The two poles of the referendum debate: immigration and the economy

What are the issues that matter most to voters in the EU referendum? This paper
addresses this question by looking at what, according to recent polls, appear to be the
issues that most divide those who wish to Leave and those who would prefer to Remain.
We discover that, above all, it is the arguments between the two campaigns about the
consequences of being in or out of the EU for the economy and for immigration on which
the two sets of supporters most disagree with each other. However, that does not mean
they are always as convinced of the arguments being put forward by their own side as
perhaps referendum campaigners might wish.

Economic consequences of the EU

Remain and Leave voters hold very different views on the economic consequences of the EU.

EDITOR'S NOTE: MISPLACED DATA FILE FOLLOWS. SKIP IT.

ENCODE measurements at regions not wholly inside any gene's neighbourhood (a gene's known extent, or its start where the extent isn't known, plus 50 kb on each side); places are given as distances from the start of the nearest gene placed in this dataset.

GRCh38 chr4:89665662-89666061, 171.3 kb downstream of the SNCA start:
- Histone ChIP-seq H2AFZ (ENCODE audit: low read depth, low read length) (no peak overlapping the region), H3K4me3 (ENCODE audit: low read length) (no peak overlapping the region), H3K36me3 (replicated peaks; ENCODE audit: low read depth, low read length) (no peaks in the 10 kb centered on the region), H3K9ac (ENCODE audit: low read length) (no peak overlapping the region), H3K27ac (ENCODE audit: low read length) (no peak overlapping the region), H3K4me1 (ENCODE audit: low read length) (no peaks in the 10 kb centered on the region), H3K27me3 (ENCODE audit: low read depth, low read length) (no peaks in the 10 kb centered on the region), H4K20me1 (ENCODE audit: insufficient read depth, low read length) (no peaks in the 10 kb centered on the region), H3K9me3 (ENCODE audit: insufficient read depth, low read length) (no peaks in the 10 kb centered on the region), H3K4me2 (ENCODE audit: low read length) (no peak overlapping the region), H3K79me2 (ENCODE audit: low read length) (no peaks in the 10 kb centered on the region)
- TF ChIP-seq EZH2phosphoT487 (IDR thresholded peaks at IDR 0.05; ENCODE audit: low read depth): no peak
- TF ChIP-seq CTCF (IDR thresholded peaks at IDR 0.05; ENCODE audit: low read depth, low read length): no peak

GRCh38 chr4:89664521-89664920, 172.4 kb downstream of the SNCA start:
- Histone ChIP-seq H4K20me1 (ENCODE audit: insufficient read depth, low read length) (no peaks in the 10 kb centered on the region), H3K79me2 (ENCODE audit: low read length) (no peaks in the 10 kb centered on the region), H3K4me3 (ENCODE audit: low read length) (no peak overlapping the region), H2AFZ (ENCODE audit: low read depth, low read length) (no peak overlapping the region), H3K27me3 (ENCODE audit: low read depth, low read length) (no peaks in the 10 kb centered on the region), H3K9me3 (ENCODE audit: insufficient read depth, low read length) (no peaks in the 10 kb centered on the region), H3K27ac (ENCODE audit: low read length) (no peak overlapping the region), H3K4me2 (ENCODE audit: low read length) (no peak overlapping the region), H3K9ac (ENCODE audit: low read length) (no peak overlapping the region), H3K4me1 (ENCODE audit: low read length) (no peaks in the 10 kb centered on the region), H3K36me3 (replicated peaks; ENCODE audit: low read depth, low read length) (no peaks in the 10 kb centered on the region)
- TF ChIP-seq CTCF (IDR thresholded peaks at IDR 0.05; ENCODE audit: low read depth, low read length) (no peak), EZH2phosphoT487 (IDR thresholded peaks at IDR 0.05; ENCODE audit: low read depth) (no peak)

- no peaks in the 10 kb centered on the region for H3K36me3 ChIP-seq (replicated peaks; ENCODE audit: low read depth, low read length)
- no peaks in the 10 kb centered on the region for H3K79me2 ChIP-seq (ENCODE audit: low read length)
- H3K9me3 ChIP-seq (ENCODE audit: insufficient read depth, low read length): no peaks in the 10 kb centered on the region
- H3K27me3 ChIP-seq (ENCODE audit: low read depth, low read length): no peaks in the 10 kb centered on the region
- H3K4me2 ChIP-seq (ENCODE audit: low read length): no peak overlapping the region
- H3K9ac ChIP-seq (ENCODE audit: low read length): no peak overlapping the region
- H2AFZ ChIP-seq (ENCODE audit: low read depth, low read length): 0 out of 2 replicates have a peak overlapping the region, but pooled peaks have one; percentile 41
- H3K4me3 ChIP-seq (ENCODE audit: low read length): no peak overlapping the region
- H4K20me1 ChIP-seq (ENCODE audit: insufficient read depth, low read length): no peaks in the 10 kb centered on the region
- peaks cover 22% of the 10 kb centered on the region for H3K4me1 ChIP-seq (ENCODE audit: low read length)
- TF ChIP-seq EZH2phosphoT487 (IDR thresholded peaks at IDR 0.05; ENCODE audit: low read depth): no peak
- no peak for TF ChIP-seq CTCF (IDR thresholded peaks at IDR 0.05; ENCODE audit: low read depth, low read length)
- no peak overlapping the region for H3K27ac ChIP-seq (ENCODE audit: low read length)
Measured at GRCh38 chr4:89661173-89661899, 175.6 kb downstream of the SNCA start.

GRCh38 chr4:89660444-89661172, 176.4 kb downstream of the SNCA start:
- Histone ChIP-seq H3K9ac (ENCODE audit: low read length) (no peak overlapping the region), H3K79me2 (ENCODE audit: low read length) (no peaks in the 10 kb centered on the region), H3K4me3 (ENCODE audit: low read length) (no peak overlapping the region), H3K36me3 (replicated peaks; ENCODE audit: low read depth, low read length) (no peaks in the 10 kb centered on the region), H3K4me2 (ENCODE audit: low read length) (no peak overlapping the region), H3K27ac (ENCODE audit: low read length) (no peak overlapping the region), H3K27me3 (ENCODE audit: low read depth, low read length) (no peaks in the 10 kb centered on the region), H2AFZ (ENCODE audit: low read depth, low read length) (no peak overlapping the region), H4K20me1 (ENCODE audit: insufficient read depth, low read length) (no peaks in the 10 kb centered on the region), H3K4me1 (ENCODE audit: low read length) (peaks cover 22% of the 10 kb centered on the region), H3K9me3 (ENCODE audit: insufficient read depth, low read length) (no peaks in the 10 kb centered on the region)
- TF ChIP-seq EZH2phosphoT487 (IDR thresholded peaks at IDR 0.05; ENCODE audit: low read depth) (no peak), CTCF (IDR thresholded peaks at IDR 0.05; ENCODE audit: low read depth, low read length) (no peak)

Fifty-nine percent of Leave voters think Britain would be better off if we left the EU, but 73% of
Remain voters think we would be worse off.








The EU and immigration

The two sets of voters also hold very different views on what leaving the EU would mean for
immigration. Whereas 65% of Leave voters believe we will never be able to control immigration
unless we leave the EU, 56% of Remain voters reckon we will not be able to control immigration
even if we leave the EU.








Immigration stronger pull for Leavers

However, a significant minority of Leave voters (32%) think that withdrawing would make no
difference economically. But Leave voters are more united on immigration. No less than 92%
would like to limit EU migration through the introduction of a points system.










Read the full analysis paper:

The Two Poles of the Referendum Debate: Immigration and the Economy